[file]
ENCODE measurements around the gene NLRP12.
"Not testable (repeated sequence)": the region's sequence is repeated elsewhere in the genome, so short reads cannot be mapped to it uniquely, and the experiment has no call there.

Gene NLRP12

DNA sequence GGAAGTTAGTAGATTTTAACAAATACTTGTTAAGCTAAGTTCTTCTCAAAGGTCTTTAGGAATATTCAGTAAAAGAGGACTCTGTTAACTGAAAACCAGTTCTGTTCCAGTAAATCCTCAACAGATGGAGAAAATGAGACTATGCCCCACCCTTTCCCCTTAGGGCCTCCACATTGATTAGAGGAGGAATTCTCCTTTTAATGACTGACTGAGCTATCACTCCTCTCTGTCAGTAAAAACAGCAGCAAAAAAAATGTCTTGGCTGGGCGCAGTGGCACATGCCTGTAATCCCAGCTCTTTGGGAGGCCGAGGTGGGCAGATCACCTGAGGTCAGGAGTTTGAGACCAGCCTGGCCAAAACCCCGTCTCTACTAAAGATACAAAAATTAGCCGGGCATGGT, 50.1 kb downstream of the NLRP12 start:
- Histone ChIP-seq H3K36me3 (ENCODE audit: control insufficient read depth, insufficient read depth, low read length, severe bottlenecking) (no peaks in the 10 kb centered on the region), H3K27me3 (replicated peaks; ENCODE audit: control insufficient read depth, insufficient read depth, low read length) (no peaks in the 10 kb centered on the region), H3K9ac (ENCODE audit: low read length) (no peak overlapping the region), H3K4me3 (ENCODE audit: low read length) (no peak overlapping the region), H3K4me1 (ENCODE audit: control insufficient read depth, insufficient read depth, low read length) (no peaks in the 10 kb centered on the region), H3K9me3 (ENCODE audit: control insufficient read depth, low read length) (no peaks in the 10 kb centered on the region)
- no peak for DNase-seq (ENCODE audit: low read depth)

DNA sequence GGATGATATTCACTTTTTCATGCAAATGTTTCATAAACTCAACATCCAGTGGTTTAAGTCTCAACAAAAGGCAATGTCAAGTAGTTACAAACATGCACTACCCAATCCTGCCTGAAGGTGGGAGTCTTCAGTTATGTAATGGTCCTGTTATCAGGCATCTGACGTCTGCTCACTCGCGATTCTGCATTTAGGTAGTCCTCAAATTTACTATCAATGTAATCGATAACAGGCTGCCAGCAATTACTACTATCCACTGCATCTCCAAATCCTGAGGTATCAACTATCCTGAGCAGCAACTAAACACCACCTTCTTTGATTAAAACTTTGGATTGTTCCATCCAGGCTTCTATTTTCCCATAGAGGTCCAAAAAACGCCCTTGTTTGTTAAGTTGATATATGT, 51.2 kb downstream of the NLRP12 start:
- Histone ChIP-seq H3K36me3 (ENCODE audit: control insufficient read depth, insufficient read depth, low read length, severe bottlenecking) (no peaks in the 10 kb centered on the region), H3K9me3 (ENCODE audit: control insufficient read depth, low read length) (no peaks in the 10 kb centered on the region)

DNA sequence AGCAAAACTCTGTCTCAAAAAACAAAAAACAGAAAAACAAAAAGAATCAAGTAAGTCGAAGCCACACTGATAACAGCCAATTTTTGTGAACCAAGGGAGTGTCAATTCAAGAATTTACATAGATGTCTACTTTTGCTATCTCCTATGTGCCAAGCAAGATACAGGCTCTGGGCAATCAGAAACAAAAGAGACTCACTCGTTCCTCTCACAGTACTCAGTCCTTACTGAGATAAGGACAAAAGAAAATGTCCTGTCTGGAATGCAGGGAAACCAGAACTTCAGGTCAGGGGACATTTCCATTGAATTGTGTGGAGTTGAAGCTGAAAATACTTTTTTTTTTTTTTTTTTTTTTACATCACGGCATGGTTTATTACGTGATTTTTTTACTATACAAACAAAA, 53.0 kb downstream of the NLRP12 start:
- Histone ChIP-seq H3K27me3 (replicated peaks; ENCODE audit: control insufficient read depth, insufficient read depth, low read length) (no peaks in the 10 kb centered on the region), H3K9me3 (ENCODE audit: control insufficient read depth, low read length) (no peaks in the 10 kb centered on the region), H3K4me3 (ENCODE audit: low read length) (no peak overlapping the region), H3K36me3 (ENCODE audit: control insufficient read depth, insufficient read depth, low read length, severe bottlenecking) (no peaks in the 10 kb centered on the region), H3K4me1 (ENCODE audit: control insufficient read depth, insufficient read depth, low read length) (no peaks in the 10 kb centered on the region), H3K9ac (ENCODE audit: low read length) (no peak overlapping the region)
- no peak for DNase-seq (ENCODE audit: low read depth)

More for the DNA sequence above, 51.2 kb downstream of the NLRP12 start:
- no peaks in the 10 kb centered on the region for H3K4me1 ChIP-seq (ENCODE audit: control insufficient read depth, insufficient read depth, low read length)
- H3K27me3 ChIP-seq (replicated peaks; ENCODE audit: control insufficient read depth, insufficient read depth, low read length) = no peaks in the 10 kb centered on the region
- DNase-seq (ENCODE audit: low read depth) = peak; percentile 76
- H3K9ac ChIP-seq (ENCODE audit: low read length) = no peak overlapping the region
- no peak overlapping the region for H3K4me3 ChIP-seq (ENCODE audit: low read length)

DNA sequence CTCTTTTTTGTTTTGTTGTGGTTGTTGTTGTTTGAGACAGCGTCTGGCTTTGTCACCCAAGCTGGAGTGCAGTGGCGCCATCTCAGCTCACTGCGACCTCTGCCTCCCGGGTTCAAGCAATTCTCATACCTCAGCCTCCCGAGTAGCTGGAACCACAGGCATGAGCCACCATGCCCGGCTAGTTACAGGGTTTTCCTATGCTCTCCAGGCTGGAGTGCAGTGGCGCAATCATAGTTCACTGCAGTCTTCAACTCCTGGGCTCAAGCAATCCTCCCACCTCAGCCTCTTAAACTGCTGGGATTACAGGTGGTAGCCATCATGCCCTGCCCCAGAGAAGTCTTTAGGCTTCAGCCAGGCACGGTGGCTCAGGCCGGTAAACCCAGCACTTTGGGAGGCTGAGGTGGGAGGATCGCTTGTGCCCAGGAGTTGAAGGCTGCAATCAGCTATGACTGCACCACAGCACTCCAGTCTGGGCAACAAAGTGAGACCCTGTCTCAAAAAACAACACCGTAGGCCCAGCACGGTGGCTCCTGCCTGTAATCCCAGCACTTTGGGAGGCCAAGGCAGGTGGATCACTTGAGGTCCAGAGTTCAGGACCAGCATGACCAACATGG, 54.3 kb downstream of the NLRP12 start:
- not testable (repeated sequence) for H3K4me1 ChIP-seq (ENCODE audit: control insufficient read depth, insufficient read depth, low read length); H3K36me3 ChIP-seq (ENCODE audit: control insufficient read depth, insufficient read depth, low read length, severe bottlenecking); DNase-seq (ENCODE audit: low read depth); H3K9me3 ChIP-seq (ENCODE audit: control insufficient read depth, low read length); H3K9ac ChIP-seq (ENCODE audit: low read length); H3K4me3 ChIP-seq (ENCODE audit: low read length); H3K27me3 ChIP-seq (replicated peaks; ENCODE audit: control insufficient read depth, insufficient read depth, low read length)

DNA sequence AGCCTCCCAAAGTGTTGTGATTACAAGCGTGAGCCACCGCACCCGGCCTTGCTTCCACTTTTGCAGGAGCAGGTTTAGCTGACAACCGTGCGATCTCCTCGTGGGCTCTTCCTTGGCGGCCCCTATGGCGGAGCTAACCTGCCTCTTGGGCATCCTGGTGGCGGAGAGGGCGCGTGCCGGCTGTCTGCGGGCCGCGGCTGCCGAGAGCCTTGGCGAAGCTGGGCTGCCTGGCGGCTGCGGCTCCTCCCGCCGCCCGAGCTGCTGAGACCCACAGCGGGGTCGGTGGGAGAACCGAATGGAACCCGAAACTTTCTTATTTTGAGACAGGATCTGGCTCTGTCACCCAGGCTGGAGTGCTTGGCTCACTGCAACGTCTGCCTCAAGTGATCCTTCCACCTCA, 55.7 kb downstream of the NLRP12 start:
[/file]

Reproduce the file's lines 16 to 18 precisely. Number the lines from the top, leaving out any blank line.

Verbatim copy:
- H3K9ac ChIP-seq (ENCODE audit: low read length) = no peak overlapping the region
- no peak overlapping the region for H3K4me3 ChIP-seq (ENCODE audit: low read length)

DNA sequence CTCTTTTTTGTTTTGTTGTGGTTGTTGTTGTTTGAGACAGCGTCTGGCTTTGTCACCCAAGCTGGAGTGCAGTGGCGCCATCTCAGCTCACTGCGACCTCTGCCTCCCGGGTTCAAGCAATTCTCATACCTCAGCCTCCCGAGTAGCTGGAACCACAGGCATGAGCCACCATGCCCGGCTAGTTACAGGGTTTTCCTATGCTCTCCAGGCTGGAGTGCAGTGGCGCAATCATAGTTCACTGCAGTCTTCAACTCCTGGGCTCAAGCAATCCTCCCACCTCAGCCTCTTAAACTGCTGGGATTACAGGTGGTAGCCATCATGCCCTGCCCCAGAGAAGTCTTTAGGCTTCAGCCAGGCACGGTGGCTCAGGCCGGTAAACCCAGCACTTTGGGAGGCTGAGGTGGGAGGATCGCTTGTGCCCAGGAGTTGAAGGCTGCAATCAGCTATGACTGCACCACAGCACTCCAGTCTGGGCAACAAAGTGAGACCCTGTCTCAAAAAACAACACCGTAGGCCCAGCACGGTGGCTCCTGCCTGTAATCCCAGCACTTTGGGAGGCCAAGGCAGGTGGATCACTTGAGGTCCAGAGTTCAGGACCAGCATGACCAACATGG, 54.3 kb downstream of the NLRP12 start: